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Congress Reaches Pandemic Relief Deal


After months of failed talks, Congress and the White House have finally reached a deal to provide a fresh round of COVID relief totaling around $900 billion. Congress is now working to pass it and get it to President Trump's desk by Christmas. The deal is attached to the massive $1.4 trillion annual spending bill that funds the government. NPR congressional correspondent Susan Davis is following the negotiations and joins us with the latest. Hi, Sue.


SHAPIRO: There are thousands of pages in this bill.

DAVIS: (Laughter).

SHAPIRO: What are the most important things that people should know about?

DAVIS: Nearly 6,000 pages in this bill. There's a lot of stuff in here that's...

SHAPIRO: To be exact.

DAVIS: Yeah, exactly. There's a lot of stuff in here that's going to affect millions of people. But just some of the major highlights - it's going to extend expiring unemployment benefits by up to $300 a week into early spring. It's going to send out another round of those stimulus checks to the tune of $600 for every adult and child, up to certain income thresholds. And there's billions more for food stamp programs. There's another $300 million coming for the Paycheck Protection Program, which is that popular program that has boosted businesses all over the country this year. There's billions in there to get the vaccine out all across the country.

And all in this year, Congress has authorized about $3.5 trillion in pandemic-related relief. And there's more on the way. President-elect Joe Biden is going to ask for another round of stimulus in the early days of his administration.

SHAPIRO: There's also something in this bill that we've been hearing about since long before the pandemic - an end to surprise medical billing. What does that mean?

DAVIS: Yeah, this kind of just popped up in the final text, but it's a bill that's been trying to get through Congress for years. Essentially, when someone shows up at an in-network hospital or a health care facility, when they have insurance, they can be treated by a doctor who's outside of their network without ever even knowing it, and then they get hit with a big bill. It happens to a lot of people. This would essentially end that practice. It would require health care providers and insurers to negotiate over the prices and leave the patient out of it. It's very popular. It has been championed by Lamar Alexander. He's a Republican of Tennessee, and he's retiring this year. So he gets a big win on his way out the door.

SHAPIRO: So much in this bill is very popular. A lot of it has bipartisan support. So why did it take seven months of negotiations to get it done?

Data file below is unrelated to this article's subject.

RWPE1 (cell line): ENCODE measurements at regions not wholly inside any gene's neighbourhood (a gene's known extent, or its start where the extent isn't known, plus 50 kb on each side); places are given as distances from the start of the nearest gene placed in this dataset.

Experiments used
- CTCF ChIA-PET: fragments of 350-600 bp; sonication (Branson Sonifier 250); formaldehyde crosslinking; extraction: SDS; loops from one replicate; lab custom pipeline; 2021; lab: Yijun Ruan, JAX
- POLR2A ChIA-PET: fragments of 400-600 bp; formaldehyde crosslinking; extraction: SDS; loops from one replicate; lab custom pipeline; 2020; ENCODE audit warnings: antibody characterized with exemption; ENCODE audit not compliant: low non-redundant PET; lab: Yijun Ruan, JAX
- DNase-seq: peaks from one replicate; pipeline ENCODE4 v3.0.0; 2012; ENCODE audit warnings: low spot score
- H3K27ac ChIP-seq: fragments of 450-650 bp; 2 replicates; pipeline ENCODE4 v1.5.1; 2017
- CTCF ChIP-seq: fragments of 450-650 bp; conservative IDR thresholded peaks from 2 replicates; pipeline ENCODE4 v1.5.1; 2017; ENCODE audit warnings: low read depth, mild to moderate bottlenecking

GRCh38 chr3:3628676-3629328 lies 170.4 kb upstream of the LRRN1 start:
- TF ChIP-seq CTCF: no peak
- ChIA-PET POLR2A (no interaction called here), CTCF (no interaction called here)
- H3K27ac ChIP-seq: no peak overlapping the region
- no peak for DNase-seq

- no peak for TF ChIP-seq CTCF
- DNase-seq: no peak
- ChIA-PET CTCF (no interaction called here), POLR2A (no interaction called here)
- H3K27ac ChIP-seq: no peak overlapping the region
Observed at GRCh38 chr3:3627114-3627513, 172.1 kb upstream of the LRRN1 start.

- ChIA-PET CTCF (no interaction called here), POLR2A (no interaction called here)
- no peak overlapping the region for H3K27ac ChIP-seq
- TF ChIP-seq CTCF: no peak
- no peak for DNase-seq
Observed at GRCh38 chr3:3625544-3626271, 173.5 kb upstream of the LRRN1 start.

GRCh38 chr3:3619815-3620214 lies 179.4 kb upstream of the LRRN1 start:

DAVIS: You know, leadership really messed this up. This has not been a tale of great political management. Speaker Nancy Pelosi for months refused to agree to anything less than $2 trillion. Senate Majority Leader Mitch McConnell at the same time drew a red line that he would not bring any bill to the floor that didn't include liability protections for coronavirus-related lawsuits.

In the end, they didn't get either one of those things. There had been this sort of uprising after the election from centrists in the House and Senate who just kind of had it with leadership's inability to get this done. And they assembled the top lines of this deal, what they would vote for and sort of forced leadership in the past couple of weeks to hammer out the details. Pelosi on the floor today described herself as heartbroken about this bill and where it ended up, but it was literally the best they could do.

SHAPIRO: Does the long, difficult road that this bill had to take forecast anything about what's to come in the new year?

DAVIS: I think it really could. You know, President-elect Biden has his work cut out for him when it comes to mending these congressional relationships. He says he can. He says he knows how to reach across the aisle and get deals. I think it's fair to say the relationship between these top leaders in Congress is terrible right now. You know, Mitch McConnell and Minority Leader Chuck Schumer have been at odds for months. They've often been trading insults on the Senate floor. Here was Chuck Schumer just this morning.


CHUCK SCHUMER: The Republican leader's accusation that the blame for this bill's delay lies totally on one side is just ridiculous. It's "Alice In Wonderland" thinking. It defies all the facts as to what we have seen.

DAVIS: Then throw into this Pelosi and House Minority Leader Kevin McCarthy. They have very little regard for each other. McCarthy would very much like to take the speaker's gavel from her in the next election. It's a pretty bitter end to this Congress, and it does set the stage for what could be very difficult negotiations with Biden and especially congressional Republicans, who have been increasingly resistant to agreeing to any kind of new spending and have signaled that they might not be willing to go along in the new year, either.

SHAPIRO: That's NPR congressional correspondent Susan Davis. Thanks, Sue.

DAVIS: You're welcome. Transcript provided by NPR, Copyright NPR.

Susan Davis is a congressional correspondent for NPR and a co-host of the NPR Politics Podcast. She has covered Congress, elections, and national politics since 2002 for publications including USA TODAY, The Wall Street Journal, National Journal and Roll Call. She appears regularly on television and radio outlets to discuss congressional and national politics, and she is a contributor on PBS's Washington Week with Robert Costa. She is a graduate of American University in Washington, D.C., and a Philadelphia native.